Monday, January 12, 2009
Barbie Hates to Ski
My very first trip to the snow was a wonderland of winter beauty. My mother and I rode a Greyhound bus. I suppose it was easier than putting chains on our AMC Hornet station wagon, although I’m sure my mother could have done it, she could do anything including fix a broken toilet. Gloria Steinem was proud.
A greyhound bus ride when you’re seven-years old in the 1970’s was a journey of euphoria. I would imagine it to be pretty creepy in this millennium but that’s just my cynical suspicions. I was positively freaking out on the inside of my skin and could hardly hold still in the big stiff seat with no seatbelts. The bathroom in the back of the bus was like a visit to a world where everything was my size. There was a tiny toilet with dolphin blue water and a sink that I didn’t even need to get on my tippy-toes to use. I loved the sound that the door lock made when it slid into the “occupied” position. The magical light automatically illuminated and the smell of sweet urinal cakes wafted through the air.
Back in our row, I was allowed to sit by the giant window even though I could hardly see anything down below the aluminum window frame. As we ascended the mountain I could start to see the dirty sludge on the side of the road. It wasn’t at all what I had expected the snow to look like. It was nothing like the Christmas shows on television but I was still bouncing up and down in the seat saying “There it is! There it is!” If they would have let me out of the bus, I would have splayed right out in the brown/black sludge and made a defiled snow angel. But as the miles dropped behind us and our mighty Greyhound downshifted up the mountain, there grew a white wall of snow beside us. It looked like a giant knife had sliced off the messy edges of a towering meringue pie and left the bus with a clean black road to drive on. I sat on top of my feet so that I could see more out the window which had become very cold to touch. I secretly licked the window when my mother was busy reading a book with no pictures and it tasted like dirt, salt, and tin foil. It was marvelous!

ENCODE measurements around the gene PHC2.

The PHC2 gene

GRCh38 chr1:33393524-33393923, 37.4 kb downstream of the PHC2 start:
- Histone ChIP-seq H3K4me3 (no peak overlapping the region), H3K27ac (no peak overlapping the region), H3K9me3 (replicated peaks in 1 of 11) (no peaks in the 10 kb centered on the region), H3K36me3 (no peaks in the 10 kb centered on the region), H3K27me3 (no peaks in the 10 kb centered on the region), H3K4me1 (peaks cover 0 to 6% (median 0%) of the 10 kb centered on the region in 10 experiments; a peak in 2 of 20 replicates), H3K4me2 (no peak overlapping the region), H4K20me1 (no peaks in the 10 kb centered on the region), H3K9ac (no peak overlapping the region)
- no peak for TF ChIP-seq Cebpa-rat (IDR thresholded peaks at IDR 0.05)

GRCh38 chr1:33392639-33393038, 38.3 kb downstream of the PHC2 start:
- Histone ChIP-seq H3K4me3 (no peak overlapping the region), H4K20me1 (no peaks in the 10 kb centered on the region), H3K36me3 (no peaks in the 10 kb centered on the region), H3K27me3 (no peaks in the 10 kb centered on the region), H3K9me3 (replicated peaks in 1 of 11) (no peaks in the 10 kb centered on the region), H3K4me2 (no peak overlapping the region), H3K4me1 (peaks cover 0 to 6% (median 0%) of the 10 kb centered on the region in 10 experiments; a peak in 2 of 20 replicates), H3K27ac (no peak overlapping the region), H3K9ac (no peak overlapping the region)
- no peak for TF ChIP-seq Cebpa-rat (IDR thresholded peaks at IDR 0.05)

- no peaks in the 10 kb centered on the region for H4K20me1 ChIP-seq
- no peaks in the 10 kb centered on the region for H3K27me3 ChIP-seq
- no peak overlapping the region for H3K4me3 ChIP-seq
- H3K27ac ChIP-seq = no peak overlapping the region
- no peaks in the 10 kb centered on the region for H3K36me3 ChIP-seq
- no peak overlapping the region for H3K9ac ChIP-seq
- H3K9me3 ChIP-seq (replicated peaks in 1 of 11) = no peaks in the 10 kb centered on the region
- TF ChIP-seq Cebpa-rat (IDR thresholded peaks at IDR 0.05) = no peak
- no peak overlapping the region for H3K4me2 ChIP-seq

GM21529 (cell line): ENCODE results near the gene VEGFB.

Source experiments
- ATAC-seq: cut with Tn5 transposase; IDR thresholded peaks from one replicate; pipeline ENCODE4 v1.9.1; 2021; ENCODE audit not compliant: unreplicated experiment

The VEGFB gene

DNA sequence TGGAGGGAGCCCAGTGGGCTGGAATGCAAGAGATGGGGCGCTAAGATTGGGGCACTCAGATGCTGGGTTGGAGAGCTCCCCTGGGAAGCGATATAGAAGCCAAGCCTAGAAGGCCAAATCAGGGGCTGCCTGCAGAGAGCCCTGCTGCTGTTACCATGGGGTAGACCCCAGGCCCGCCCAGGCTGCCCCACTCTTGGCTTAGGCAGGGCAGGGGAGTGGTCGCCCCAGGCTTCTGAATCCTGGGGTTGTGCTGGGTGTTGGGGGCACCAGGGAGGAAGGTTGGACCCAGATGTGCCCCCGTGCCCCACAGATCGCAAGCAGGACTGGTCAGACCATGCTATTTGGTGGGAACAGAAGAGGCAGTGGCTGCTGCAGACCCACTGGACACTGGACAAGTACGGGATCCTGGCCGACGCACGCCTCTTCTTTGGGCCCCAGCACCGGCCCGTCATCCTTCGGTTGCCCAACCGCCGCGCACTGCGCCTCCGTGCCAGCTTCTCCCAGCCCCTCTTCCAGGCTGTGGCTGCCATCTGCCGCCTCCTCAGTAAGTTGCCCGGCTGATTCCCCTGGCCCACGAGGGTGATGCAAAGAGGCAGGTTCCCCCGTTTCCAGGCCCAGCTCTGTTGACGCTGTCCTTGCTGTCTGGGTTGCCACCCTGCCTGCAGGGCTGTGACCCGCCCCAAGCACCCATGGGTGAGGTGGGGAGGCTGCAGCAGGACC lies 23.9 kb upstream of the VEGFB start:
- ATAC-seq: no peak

A sign on the side of the road read “Soda Springs, next exit” and my mother told me we were almost there. This was the question I had been repeatedly asking for the past four hours and the answer was, to my continuous frustration, vague until now. I had been tuned into Barbieland for the past hour. She had been changed in and out of 35 different outfits reflecting her perfect versatility from beach to evening to flight attendant. None of ensembles matched what was left of her shoe collection though: One yellow pump and a black boot. Like me, Barbie pulled off her own unique style.
It was dusk by the time we arrived at our lodge. Through the window of the bus and in my memory now, there was an unusual electric blue cast on everything leaving only two colors; blue and black. It was stark and supernatural. The driver pulled the mighty Greyhound into the parking lot covered with snow and slush. I was not allowed to leap from the bus the moment it stopped, as I had planned. We had to gather our travel activities, make sure Barbie had her boot on, and give the other passengers a chance to exit. I had been practicing standing in lines and taking turns in elementary school, so I understood the theory, however, I always felt like I was the only one not cutting. I still feel that way.
My first step on real snow crunched and gave me a false sense of stability. The second step was a little less confident. Each step toward the front door of the lodge brought more doubt and fear. I could see that this trip to the snow was not going to live up to my naïve Hollywood expectations. I was not a graceful faller due to my skinny giraffe-like legs and boney butt. In life I avoided anything where I might fall or get hit by a ball. That’s why Barbie was such a good companion for me. She hated all that stuff too.
The next morning we headed for the slopes so that I could play in the snow. My mother had found magical overalls that kept all the snow and water out, even if I sunk all the way up to my armpits. This sinking game lasted for a while and was hilarious until I started to feel funny. My head felt as if it was beating with my heart drums and they were getting faster and faster. Sweat was quickly forming on my face and under my beanie with the big fluffy ball on top. I couldn’t catch my breath and felt like I might throw-up. I looked over at my mom for help and the next thing I knew I was waking up on my back in the snow with my mother fanning my face. I fainted. I’m a fainter.
As I got older, there would be at least one opportunity each year to go to the snow. And each year I’d pretend to like it. Simply put, I’d will myself to be excited because it was too embarrassing to admit that I was the Strange One visiting here from another planet where snow was punishing and scary. Everybody else loves the snow, they love to ski, and they’re good at it. Even geeks and little old ladies are good at skiing but not me. I’d rather play with Barbie.